Artist: RICHARD BOLTON’s original watercolour Thames River collection
DISCOVERING THE RIVER THAMES – Immerse yourself in the captivating allure of Richard Bolton’s original watercolour painting, capturing the essence of London’s iconic Thames River. This masterpiece is a testament to Bolton’s skill in portraying the timeless beauty of the city’s waterscape. The painting has been meticulously conservation mounted by the esteemed ICAS framing gallery workshop, featuring a silver gilt slip mount. The Champayne silver contemporary frame elegantly encases the artwork safeguarded behind UV museum glass.
Bolton’s London Thames painting reverberates with the echoes of watercolour artists from the past, drawing intriguing parallels to luminaries like James Mcneill Whistler. Just as Whistler’s watercolours encapsulated the soul of London’s urban landscape, Bolton’s work captures the same essence, albeit through a contemporary lens. The interplay of light, the dance of reflections, and the city’s dynamic character unite these artists across time.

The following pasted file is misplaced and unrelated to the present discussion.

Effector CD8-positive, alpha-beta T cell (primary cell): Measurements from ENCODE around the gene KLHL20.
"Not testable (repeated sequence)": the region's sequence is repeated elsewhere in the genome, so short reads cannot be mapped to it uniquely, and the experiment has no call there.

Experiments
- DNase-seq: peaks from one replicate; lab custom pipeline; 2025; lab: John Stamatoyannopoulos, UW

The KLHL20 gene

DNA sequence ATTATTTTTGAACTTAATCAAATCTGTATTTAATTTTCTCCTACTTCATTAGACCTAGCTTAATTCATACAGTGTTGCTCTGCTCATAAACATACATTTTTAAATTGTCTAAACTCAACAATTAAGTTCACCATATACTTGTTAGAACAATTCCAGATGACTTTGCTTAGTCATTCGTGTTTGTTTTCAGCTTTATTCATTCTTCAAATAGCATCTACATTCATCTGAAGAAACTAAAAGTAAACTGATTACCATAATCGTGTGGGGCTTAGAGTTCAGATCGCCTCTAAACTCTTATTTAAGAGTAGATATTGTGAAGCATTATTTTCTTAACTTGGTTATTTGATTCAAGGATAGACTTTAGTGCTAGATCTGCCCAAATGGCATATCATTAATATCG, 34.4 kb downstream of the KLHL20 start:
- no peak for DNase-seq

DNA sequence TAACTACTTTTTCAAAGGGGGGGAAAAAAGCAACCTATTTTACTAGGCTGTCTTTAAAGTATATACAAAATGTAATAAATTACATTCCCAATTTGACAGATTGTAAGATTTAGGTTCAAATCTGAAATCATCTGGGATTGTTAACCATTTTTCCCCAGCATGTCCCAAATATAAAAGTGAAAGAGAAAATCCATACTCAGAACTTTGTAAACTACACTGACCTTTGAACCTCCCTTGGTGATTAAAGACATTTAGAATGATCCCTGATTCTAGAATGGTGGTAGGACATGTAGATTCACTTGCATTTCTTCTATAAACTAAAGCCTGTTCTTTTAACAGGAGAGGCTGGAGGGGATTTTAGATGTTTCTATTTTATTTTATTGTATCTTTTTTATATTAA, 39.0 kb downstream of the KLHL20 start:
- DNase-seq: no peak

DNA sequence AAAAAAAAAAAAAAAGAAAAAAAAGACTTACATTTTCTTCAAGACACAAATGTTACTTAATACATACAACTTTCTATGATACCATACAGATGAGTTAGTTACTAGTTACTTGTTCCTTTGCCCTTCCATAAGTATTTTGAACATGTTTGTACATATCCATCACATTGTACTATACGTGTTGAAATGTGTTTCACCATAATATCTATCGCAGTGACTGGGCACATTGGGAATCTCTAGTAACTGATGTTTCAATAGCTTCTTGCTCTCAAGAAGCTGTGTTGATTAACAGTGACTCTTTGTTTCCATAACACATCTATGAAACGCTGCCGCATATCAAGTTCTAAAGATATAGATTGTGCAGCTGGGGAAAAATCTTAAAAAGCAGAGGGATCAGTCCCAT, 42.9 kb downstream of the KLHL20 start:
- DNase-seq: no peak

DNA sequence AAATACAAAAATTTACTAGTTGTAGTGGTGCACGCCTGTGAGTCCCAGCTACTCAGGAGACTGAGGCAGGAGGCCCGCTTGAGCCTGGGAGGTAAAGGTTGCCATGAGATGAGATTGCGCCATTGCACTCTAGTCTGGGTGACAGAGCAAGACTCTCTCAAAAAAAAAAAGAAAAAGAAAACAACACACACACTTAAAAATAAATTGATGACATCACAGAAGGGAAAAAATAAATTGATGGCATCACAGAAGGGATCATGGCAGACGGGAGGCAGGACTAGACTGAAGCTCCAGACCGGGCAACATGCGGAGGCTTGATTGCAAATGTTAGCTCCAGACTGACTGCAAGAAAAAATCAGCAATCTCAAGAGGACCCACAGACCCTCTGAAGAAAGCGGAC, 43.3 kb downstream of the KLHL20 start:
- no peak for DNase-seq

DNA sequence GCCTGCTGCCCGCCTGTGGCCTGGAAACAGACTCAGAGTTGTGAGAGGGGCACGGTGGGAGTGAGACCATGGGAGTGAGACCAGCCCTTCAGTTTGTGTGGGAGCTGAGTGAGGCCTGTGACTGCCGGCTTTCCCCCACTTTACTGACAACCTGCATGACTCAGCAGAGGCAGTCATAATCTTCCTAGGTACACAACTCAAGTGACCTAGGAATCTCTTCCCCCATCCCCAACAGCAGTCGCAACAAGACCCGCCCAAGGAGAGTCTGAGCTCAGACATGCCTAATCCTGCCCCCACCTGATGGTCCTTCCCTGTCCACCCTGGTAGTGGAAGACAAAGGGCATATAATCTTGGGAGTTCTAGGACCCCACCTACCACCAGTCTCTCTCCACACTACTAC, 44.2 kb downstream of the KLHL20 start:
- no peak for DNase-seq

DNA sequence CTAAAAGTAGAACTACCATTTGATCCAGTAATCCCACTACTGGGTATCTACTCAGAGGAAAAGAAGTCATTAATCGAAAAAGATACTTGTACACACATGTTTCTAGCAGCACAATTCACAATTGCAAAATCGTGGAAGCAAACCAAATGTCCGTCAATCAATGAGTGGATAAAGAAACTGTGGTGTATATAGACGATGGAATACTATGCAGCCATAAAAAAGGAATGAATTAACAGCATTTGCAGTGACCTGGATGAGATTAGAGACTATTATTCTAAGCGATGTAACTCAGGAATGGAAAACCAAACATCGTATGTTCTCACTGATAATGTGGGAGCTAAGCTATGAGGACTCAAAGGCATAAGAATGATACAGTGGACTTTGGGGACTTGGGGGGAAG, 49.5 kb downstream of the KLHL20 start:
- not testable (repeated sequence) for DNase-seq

The original watercolour painting, 72cm x 53cm, commands attention and invites viewers into the heart of the city’s waterscape. Bolton’s work stands as a luminous tribute to London’s enduring beauty, meticulously preserved and showcased through the artistry of the ICAS framing gallery workshop.
As Bolton’s brushwork joins the legacy of watercolourists like Whistler, it adds a modern thread to the tapestry of London-inspired art. Just as Whistler’s work reflected the spirit of his era, Bolton’s painting resonates with the pulse of contemporary London, a tribute to the city’s timeless charm.
The title “Early Morning over the Thames River View of St Pauls London”
Medium: Original watercolour on handmade cotton rag paper exhibition mounted & gold framed with UV Museum glass
Size: 72cm x 53cm
See this artist’s other work and biography.
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HISTORICAL PAINTINGS OF THE ICONIC RIVER THAMES
Joseph Mallord William Turner (April 1775- 1851) was an English Romantic landscape painter, watercolourist and printmaker whose style can be said to have the foundation for Impressionism. He spent much of his life near the River Thames and did many paintings of ships and waterside scenes in watercolour and oils. His famous painting The ‘Fighting Temeraire’ 1838
James McNeill Whistler (July 1834-1903), an American artist, spent most of his life in Victorian London. Throughout the 1860s and 1870s, Whistler was drawn to the bustling and rapidly changing urban neighbourhood surrounding Battersea Bridge – and, of course, to the River Thames that meanders through in the heart of London.
During his stays in London, Claude Monet (November 1840- 1926) painted a series of impressionist oil paintings of the Palace of Westminster, home of the British Parliament, Thames River, in 1899 and early 1900 – 1901.